Priory Says “Life Is a Big Ole Party” with “Weekend” EP

Image Courtesy of Nick Walker From Vance Joy to Milky Chance, 2014 has seen the emergence of many young alternative acts. With their hit single "Weekend," you can add Portland duo Priory to that list. The single contains lyrics like "Hell yeah, I just got paid" and "Forget that I was ever your whipping boy" making it the alternative version of Loverboy's "Working for the Weekend."

Guitarist and vocalist Brandon Rush tells ABC News Radio that the song is for anyone who's felt the ire of an authority figure.

"[Guitarist and co-vocalist] Kyle [Sears] and I worked day jobs forever, and so we identified with [the lyrics to "Weekend"], and we took a risk and quit our day jobs two and a half years ago to build out our studio and start writing music," Rush says. "So it's kind of an ode to our transition from working a day job to performing music full-time."

Priory performed "Weekend" on ABC's Jimmy Kimmel Live! last week, but Rush and Sears still remember the first time they saw an audience singing along to the song in concert. They remember it happened at the Wiltern in Los Angeles when the band was opening for The Kooks.

"We had the whole audience kind of join in singing 'Weekend.' It's the first time that's happened to either of us. It was this very daunting [experience]," Rush says. "We have in-ears, and we're listening in our in-ear, and I'm like 'Wow, the guys are like sounding really strong right?' All the background [vocals] sounded really strong! Then I looked out at the audience and everyone's mouthing it, and I'm like, 'Oh, god!'"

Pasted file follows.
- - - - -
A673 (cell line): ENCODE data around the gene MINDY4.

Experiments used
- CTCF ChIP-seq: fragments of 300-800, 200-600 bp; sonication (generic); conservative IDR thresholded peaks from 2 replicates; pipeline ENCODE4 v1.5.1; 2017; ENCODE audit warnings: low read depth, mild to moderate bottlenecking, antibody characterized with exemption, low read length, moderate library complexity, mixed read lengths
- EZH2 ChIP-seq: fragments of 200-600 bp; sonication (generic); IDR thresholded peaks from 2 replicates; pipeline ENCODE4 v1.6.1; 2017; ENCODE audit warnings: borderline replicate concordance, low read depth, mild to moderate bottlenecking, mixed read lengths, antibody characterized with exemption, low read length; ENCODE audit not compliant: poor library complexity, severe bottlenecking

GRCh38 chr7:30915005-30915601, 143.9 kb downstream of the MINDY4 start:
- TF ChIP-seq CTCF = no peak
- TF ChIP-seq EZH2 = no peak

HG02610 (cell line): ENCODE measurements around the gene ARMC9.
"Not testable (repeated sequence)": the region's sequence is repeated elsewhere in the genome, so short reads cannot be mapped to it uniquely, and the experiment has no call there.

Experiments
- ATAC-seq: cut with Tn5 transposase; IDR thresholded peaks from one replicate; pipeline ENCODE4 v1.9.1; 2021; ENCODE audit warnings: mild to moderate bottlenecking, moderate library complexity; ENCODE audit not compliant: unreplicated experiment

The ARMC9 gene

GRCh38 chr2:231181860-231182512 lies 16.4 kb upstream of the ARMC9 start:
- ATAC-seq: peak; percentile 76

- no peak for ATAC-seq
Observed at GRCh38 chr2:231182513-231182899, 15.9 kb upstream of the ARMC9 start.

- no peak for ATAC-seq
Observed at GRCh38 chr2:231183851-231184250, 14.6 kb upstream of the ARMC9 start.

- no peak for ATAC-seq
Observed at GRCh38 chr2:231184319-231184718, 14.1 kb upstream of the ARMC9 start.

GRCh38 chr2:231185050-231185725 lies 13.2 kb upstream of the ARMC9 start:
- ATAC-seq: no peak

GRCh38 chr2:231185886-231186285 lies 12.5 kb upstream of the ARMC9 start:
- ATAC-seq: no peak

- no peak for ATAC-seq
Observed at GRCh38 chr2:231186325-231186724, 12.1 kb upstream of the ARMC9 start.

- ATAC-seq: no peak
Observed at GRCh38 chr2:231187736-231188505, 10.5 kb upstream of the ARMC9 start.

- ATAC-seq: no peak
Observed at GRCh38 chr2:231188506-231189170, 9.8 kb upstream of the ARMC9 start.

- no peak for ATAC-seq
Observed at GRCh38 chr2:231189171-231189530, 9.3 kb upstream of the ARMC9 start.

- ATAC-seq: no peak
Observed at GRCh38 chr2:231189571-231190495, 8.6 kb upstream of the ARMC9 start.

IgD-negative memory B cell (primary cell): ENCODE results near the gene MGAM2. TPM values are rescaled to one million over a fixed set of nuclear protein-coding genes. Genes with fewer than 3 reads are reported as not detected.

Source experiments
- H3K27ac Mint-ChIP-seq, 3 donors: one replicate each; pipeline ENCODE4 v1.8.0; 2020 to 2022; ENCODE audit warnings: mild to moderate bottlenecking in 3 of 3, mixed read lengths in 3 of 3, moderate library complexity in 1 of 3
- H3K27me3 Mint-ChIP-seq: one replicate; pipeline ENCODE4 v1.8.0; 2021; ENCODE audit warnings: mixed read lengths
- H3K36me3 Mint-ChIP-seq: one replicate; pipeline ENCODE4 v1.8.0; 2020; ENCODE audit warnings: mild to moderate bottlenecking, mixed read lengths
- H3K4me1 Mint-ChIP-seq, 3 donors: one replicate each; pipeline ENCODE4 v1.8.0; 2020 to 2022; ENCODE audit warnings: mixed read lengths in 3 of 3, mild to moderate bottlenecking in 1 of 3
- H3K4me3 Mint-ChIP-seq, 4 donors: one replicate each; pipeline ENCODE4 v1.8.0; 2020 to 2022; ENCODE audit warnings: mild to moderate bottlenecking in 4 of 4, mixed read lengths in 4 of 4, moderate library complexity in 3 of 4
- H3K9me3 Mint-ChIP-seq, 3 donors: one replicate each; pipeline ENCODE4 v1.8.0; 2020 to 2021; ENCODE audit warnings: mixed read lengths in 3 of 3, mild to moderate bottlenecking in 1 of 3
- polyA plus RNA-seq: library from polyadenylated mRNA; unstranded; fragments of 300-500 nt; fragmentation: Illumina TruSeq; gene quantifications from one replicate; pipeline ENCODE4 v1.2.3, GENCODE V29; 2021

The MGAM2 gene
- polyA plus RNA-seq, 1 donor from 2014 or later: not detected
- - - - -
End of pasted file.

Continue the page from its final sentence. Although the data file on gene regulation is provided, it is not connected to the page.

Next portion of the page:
"It sounded like three-thousand girls!" Sears jokes.

The feeling of celebration that's present in "Weekend" is a running theme throughout Priory's EP, also titled Weekend. Rush explains that he and Sears enjoy combining upbeat music with more serious lyrics. For example, the song "Put 'Em Up" tackles the issue of marriage equality with lines like, "Now's the time for changing / So keep the hate from creepin' in / 'Cause the bed that you're building / is the one you gonna sleep in."

"The way we write musically is celebratory. The way we write lyrically is we try to be honest. So there's some darkness in it, and we appreciate that dichotomy," Rush says. "It's this feeling like, 'Yeah, these things are happening, but we can all overcome together.' So the overriding theme of the record is life is a big ole party."

"We're all invited," adds Sears.

Priory will look to expand upon the combination of celebration and honesty with their forthcoming full-length album, Need to Know. Rush points to the new record's title track as a particularly good example.

"There's this dichotomy in the theme of the album," he says. "["Need to Know"] is about withholding and trying to portray 'put your best foot forward,' as a form of self preservation." 

Need to Know is due to be released in March 2015.

Copyright 2014 ABC News Radio